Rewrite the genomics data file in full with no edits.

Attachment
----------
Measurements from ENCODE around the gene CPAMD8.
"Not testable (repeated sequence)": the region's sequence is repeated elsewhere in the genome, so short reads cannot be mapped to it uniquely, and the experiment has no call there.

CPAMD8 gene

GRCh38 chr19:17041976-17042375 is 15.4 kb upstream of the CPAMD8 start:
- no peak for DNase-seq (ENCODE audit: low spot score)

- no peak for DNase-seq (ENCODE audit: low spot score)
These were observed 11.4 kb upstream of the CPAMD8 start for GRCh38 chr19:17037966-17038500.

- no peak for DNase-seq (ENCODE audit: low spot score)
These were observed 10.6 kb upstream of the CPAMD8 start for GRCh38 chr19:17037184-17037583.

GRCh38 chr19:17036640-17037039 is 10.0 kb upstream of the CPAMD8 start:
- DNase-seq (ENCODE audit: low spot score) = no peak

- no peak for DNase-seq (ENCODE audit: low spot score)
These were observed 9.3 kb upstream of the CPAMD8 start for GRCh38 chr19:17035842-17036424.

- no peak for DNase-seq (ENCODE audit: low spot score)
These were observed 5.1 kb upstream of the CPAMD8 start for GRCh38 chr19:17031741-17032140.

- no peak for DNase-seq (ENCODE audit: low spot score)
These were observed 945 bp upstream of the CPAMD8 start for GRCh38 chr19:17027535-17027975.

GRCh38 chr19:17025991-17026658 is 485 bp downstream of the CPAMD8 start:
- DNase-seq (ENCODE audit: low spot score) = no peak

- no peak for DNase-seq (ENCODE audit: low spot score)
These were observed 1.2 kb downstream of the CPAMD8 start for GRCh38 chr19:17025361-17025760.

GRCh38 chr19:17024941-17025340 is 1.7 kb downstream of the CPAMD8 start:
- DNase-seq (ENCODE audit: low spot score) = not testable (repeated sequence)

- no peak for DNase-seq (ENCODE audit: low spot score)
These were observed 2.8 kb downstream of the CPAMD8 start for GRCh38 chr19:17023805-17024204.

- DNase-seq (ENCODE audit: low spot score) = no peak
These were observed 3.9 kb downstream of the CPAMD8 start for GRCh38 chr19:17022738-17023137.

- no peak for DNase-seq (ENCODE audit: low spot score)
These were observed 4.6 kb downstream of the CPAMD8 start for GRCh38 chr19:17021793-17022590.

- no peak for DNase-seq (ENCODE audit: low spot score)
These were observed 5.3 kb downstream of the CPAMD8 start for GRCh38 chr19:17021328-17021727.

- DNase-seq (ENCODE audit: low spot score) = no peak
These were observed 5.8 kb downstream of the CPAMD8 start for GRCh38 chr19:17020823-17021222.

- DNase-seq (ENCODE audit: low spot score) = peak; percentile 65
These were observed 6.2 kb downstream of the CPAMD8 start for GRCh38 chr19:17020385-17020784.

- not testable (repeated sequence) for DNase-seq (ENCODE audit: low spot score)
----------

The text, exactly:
Measurements from ENCODE around the gene CPAMD8.
"Not testable (repeated sequence)": the region's sequence is repeated elsewhere in the genome, so short reads cannot be mapped to it uniquely, and the experiment has no call there.

CPAMD8 gene

GRCh38 chr19:17041976-17042375 is 15.4 kb upstream of the CPAMD8 start:
- no peak for DNase-seq (ENCODE audit: low spot score)

- no peak for DNase-seq (ENCODE audit: low spot score)
These were observed 11.4 kb upstream of the CPAMD8 start for GRCh38 chr19:17037966-17038500.

- no peak for DNase-seq (ENCODE audit: low spot score)
These were observed 10.6 kb upstream of the CPAMD8 start for GRCh38 chr19:17037184-17037583.

GRCh38 chr19:17036640-17037039 is 10.0 kb upstream of the CPAMD8 start:
- DNase-seq (ENCODE audit: low spot score) = no peak

- no peak for DNase-seq (ENCODE audit: low spot score)
These were observed 9.3 kb upstream of the CPAMD8 start for GRCh38 chr19:17035842-17036424.

- no peak for DNase-seq (ENCODE audit: low spot score)
These were observed 5.1 kb upstream of the CPAMD8 start for GRCh38 chr19:17031741-17032140.

- no peak for DNase-seq (ENCODE audit: low spot score)
These were observed 945 bp upstream of the CPAMD8 start for GRCh38 chr19:17027535-17027975.

GRCh38 chr19:17025991-17026658 is 485 bp downstream of the CPAMD8 start:
- DNase-seq (ENCODE audit: low spot score) = no peak

- no peak for DNase-seq (ENCODE audit: low spot score)
These were observed 1.2 kb downstream of the CPAMD8 start for GRCh38 chr19:17025361-17025760.

GRCh38 chr19:17024941-17025340 is 1.7 kb downstream of the CPAMD8 start:
- DNase-seq (ENCODE audit: low spot score) = not testable (repeated sequence)

- no peak for DNase-seq (ENCODE audit: low spot score)
These were observed 2.8 kb downstream of the CPAMD8 start for GRCh38 chr19:17023805-17024204.

- DNase-seq (ENCODE audit: low spot score) = no peak
These were observed 3.9 kb downstream of the CPAMD8 start for GRCh38 chr19:17022738-17023137.

- no peak for DNase-seq (ENCODE audit: low spot score)
These were observed 4.6 kb downstream of the CPAMD8 start for GRCh38 chr19:17021793-17022590.

- no peak for DNase-seq (ENCODE audit: low spot score)
These were observed 5.3 kb downstream of the CPAMD8 start for GRCh38 chr19:17021328-17021727.

- DNase-seq (ENCODE audit: low spot score) = no peak
These were observed 5.8 kb downstream of the CPAMD8 start for GRCh38 chr19:17020823-17021222.

- DNase-seq (ENCODE audit: low spot score) = peak; percentile 65
These were observed 6.2 kb downstream of the CPAMD8 start for GRCh38 chr19:17020385-17020784.

- not testable (repeated sequence) for DNase-seq (ENCODE audit: low spot score)